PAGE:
Learning is like mercury, one of the most powerful and 
   excellent things in the world in skillful hands; in unskillful 
   hands, the most mischievious. 
                                                          Pope




   He who has no inclination to learn more will be very apt to 
   think he knows enough. 
                                                          Powell




   Learning, if rightly applied, makes a young man thinking, 
   attentive, industrious, confident and wary;  and an old man 
   cheerful and useful.  It is an ornament in prosperity, a refuge 
   in adversity, an entertainment at all times;  it cheers in 
   solitude, and gives moderation and wisdom in all circumstances.
 
                                                           Palmer




   How empty is learning, how vain is art, but as it mends the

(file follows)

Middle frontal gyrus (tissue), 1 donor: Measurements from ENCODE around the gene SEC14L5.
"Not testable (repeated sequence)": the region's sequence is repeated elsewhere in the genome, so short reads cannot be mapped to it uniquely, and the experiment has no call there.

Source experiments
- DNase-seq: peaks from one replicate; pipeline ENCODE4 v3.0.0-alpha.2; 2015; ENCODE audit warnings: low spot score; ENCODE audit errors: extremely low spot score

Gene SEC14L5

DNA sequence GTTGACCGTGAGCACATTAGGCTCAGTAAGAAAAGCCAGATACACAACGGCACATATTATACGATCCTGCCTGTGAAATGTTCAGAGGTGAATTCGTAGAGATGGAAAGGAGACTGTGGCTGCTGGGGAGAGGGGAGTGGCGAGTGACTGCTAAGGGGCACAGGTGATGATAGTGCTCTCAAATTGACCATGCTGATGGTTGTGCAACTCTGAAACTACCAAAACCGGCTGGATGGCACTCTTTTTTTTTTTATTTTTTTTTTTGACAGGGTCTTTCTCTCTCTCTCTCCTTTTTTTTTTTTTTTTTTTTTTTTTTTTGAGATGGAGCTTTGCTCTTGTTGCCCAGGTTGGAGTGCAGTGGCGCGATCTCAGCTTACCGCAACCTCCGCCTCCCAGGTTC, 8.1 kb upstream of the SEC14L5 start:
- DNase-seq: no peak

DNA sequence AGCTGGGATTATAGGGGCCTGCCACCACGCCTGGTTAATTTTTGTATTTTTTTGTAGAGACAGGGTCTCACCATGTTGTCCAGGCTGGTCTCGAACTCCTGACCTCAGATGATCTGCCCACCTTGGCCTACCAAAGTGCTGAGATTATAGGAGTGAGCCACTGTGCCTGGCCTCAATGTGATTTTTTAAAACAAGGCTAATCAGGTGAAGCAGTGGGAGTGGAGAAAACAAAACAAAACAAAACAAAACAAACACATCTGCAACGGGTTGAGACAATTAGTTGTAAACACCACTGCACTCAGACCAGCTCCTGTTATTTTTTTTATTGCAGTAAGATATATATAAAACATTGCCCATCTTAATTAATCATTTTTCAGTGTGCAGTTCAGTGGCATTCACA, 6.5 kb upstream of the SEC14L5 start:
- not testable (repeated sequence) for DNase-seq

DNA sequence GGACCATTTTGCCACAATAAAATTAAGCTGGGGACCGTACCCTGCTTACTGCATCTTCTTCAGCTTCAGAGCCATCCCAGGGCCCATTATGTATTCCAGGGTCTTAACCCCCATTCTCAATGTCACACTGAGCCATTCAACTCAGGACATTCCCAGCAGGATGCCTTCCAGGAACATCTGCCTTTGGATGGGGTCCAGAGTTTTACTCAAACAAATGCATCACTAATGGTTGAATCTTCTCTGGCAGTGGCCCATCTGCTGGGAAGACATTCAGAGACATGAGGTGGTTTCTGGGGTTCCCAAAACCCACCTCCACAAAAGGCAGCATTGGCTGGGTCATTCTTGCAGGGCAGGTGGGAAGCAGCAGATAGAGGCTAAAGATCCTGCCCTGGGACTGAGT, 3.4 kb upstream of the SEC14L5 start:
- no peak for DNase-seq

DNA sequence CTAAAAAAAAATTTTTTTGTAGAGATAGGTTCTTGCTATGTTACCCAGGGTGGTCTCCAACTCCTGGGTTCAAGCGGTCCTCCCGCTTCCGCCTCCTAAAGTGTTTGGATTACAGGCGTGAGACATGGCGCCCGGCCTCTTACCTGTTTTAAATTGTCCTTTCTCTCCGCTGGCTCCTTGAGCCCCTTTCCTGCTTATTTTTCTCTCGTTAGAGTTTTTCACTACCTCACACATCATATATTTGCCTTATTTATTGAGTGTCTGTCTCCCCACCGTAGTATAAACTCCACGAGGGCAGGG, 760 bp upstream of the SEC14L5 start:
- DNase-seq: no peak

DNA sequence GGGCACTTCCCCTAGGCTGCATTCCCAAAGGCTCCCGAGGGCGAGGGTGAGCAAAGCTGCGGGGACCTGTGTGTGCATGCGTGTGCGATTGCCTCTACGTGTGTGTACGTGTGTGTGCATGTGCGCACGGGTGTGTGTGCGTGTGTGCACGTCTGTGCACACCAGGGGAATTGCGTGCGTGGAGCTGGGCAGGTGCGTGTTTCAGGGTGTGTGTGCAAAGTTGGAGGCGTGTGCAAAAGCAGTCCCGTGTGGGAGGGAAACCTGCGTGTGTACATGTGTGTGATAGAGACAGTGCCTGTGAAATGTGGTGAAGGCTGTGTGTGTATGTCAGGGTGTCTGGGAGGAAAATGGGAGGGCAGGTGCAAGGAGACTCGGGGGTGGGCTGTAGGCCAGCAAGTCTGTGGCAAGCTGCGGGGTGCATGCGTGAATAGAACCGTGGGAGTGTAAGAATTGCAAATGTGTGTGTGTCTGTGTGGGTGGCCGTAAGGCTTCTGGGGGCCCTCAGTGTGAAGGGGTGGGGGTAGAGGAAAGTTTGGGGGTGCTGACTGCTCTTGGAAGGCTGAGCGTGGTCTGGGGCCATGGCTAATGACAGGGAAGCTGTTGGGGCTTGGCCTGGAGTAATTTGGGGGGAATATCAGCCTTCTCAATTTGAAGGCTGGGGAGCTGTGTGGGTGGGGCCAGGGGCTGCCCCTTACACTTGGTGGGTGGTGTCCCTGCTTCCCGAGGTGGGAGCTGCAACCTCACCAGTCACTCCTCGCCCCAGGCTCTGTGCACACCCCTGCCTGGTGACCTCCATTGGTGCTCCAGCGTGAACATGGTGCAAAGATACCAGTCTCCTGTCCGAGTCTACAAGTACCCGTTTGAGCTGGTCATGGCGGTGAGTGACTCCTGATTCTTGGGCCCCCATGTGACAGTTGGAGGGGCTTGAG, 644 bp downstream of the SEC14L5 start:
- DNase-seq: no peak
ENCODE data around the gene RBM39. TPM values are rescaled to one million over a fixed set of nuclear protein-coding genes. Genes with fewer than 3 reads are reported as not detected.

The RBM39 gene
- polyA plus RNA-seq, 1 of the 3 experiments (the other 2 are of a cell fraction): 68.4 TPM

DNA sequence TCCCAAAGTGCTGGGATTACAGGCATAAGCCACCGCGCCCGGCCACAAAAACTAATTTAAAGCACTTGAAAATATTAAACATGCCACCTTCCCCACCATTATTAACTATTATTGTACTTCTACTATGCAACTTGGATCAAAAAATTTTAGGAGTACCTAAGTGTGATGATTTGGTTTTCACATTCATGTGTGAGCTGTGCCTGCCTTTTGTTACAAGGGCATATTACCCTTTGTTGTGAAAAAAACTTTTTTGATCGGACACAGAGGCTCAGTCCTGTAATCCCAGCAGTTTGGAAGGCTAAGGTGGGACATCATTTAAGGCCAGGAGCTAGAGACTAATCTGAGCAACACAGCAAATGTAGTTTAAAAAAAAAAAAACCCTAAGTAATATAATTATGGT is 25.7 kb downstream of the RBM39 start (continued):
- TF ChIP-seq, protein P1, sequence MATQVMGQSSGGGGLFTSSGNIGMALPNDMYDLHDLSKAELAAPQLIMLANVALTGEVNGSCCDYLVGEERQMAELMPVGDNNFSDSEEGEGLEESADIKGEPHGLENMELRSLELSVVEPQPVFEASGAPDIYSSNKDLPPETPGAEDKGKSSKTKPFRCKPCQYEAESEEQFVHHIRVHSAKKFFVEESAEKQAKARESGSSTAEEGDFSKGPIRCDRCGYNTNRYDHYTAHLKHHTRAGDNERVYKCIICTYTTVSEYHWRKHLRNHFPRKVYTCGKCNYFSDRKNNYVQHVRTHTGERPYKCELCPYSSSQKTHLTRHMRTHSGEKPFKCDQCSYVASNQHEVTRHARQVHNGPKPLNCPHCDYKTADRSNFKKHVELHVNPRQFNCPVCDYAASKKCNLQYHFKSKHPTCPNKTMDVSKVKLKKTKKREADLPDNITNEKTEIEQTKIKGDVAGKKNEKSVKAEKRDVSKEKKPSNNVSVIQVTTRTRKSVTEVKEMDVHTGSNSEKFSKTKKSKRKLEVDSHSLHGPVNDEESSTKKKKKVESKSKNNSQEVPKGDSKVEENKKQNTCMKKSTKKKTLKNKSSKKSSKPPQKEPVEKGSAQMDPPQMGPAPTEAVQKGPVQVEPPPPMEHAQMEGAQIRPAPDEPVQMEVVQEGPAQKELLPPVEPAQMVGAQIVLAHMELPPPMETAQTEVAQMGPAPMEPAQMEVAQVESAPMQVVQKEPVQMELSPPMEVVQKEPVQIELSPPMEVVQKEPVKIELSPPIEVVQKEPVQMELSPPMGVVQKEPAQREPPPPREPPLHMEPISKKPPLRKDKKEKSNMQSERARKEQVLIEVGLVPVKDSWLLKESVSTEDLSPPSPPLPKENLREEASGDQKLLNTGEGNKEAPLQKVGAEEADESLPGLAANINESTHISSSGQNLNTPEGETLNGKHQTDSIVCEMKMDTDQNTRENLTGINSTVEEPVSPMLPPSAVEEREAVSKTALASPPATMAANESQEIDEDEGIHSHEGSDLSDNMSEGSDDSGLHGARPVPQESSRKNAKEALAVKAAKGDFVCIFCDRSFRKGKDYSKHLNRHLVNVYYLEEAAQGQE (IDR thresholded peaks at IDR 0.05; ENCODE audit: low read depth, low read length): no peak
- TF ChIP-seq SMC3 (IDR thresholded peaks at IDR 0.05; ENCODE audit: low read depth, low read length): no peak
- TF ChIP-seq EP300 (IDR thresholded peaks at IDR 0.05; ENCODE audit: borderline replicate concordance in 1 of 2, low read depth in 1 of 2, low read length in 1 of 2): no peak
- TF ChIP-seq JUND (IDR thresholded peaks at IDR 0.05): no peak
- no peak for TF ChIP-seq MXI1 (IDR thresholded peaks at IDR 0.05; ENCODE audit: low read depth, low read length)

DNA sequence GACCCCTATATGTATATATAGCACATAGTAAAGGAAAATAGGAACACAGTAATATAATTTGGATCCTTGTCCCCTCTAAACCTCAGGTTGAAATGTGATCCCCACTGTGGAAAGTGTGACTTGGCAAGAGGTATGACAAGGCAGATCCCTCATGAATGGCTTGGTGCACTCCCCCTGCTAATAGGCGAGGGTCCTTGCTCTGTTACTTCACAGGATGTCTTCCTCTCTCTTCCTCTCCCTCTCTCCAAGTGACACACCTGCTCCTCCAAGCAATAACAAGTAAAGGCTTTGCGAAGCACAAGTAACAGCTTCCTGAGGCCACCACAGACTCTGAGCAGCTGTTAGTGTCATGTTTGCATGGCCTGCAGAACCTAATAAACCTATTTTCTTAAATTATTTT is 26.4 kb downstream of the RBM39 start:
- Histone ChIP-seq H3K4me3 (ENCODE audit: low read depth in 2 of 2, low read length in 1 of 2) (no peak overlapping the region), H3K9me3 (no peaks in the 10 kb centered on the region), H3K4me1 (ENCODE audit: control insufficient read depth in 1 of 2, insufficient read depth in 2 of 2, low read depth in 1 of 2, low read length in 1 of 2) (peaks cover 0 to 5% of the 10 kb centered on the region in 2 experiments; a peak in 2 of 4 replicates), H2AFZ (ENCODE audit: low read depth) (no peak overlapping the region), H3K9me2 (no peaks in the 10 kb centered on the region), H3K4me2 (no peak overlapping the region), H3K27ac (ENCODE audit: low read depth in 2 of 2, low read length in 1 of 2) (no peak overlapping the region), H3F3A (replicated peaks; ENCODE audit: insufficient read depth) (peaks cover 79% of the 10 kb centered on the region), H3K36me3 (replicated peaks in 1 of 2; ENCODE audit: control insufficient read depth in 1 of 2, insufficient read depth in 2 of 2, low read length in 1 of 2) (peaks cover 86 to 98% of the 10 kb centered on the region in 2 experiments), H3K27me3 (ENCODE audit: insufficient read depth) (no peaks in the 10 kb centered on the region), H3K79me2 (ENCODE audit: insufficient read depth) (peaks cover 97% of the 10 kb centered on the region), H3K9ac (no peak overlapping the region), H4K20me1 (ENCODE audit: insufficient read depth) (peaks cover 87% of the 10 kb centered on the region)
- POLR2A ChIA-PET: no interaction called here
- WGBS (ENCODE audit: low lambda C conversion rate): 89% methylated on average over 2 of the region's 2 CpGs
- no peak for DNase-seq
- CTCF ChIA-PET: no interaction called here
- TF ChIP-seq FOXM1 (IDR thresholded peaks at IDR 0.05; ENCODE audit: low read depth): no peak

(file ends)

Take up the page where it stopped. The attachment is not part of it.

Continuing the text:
life and guides the heart. 
                                                            Young




   I attribute the little I know to my not having been ashamed to 
   ask for information, and to my rule of conversation with all 
   descriptions of men on those topics that form their own 
   peculiar professions and pursuits. 
                                                            Locke




   That learning is most indespensible which unlearns evil.

                                                     Antisthenes



   To be proud of learning is the greatest ignorance.

                                              Jeremy Taylor




   Ignorance of all things is an evil neither terrible nor